This Concept Builder was intended as an in-class activity. The Concept Builder includes 36 different questions that are organized into 12 different Question Groups and spread across four different activities. The first three activities focus on the affect of a single variable upon the direction of bending. The first activity focuses on the effect of the relative speed of light in the two media upon the direction of bending. The second activity focuses on the effect of the relative optical density of the two media upon the direction of bending. The third activity focuses on the effect of the relative index of refraction value of the two media upon the direction of bending. The last activity includes a mixture of each of the three variables upon the direction of bending. Teachers using the Concept Builder with their classes should preview the activity (or view the Questions in the separate file) in order to judge which activities would be most appropriate for their students.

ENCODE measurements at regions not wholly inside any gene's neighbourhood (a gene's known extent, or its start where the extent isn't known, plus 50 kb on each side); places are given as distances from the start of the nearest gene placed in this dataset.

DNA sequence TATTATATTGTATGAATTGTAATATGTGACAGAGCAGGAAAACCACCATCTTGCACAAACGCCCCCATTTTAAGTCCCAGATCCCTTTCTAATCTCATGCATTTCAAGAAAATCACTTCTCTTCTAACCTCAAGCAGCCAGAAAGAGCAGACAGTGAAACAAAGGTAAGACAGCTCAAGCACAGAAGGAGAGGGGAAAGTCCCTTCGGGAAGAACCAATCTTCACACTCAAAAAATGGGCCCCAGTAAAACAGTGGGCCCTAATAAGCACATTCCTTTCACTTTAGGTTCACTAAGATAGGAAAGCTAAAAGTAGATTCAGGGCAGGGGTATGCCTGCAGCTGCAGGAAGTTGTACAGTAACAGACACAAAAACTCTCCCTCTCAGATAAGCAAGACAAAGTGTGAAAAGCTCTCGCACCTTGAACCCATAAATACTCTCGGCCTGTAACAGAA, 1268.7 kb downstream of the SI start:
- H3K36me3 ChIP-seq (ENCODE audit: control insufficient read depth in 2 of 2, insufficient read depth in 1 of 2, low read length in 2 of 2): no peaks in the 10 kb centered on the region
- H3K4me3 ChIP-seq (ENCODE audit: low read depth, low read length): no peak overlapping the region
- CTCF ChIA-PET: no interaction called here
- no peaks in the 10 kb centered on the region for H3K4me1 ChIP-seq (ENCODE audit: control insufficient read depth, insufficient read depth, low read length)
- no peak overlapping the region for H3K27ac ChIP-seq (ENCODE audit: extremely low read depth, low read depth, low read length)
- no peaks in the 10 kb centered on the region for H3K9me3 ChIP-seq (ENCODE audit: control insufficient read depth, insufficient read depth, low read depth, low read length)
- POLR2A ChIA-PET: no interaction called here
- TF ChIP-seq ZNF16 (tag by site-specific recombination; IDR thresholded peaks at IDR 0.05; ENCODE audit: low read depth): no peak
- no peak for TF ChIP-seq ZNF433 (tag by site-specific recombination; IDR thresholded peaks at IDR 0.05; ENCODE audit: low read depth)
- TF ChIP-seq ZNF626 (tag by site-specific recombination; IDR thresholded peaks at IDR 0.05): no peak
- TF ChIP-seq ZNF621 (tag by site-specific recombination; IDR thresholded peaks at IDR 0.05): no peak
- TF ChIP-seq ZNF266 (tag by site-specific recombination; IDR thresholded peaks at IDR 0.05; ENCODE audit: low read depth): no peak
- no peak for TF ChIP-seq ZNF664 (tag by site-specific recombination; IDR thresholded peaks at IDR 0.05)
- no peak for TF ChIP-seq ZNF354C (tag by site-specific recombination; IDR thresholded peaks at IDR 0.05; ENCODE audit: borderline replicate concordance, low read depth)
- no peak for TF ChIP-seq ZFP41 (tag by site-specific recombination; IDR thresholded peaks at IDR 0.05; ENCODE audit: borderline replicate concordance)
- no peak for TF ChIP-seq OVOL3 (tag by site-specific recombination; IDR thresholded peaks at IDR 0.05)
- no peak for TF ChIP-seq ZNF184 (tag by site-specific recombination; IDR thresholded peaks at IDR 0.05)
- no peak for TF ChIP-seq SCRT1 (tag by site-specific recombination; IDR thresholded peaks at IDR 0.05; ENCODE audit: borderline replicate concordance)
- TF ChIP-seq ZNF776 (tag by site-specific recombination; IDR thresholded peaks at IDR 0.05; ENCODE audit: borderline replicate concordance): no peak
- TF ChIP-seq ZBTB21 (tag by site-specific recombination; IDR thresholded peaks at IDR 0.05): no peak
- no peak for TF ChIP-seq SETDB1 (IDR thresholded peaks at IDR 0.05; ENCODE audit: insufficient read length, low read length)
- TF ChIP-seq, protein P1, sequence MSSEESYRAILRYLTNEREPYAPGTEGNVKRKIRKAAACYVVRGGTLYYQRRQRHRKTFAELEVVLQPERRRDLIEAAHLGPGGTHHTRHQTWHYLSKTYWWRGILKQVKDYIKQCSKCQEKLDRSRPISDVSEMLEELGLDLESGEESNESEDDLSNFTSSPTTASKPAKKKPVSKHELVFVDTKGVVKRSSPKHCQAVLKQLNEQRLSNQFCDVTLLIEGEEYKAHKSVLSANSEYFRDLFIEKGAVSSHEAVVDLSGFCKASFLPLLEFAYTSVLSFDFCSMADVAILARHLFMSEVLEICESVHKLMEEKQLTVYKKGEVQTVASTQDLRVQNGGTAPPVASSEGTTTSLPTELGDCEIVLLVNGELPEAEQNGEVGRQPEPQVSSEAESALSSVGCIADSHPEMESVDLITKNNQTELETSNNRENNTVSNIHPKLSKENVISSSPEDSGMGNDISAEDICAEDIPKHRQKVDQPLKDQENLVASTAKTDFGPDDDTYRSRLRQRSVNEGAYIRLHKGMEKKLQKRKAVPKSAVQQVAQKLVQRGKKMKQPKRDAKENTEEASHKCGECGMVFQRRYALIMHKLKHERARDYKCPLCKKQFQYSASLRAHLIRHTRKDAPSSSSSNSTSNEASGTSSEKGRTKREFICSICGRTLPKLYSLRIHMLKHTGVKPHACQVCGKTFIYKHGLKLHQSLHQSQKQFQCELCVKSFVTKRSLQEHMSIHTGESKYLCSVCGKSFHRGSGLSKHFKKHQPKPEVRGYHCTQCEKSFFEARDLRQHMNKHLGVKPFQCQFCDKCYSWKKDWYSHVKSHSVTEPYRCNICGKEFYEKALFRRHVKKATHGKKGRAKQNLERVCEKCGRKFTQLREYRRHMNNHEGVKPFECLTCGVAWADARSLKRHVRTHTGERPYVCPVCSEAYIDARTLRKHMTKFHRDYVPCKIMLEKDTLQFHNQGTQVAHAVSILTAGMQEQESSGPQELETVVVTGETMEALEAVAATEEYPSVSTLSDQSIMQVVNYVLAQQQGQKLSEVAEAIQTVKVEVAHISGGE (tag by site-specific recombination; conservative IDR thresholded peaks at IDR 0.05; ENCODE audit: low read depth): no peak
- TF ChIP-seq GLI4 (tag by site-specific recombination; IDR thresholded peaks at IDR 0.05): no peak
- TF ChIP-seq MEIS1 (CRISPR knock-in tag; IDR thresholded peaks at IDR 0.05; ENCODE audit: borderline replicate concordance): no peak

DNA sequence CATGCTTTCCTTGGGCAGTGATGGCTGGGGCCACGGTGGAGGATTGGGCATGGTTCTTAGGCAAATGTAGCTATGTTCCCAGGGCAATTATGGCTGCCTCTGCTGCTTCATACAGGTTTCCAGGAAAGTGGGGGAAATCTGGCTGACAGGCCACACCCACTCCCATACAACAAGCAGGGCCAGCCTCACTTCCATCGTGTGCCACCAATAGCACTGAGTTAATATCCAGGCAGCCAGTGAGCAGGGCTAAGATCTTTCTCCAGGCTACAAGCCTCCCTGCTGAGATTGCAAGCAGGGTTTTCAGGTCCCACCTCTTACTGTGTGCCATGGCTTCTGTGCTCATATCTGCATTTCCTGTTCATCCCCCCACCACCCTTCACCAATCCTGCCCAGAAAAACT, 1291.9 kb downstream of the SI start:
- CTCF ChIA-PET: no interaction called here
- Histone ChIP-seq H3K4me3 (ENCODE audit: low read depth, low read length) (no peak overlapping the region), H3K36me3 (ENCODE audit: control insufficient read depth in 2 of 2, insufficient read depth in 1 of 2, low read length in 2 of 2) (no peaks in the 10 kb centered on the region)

In order to complete an activity, a student must correctly analyze each situation in that activity. If a student's answer is incorrect, then the student will have to correctly answer the same or very similar question twice in order to successfully complete the activity. This approach provides the student extra practice on situations for which they exhibited difficulty. As a student progresses through an activity, a system of stars and other indicators are used to indicate progress on the activity. A star is an indicator of correctly analyzing the situation. Once a star is earned, that situation is removed from the que of situations to be analyzed. Each situation is color-coded with either a yellow or a red box. A red box indicates that the student has incorrectly analyzed the situation and will have to correctly analyze it twice before earning a star. A yellow box is an indicator that the situation must be correctly analyzed one time in order to earn a star. Once every situation for an activity has been successfully analyzed, the student earns a trophy that is displayed on the Main Menu. This system of stars and trophies allows a teacher to easily check-off student progress or offer credit for completing assigned activities.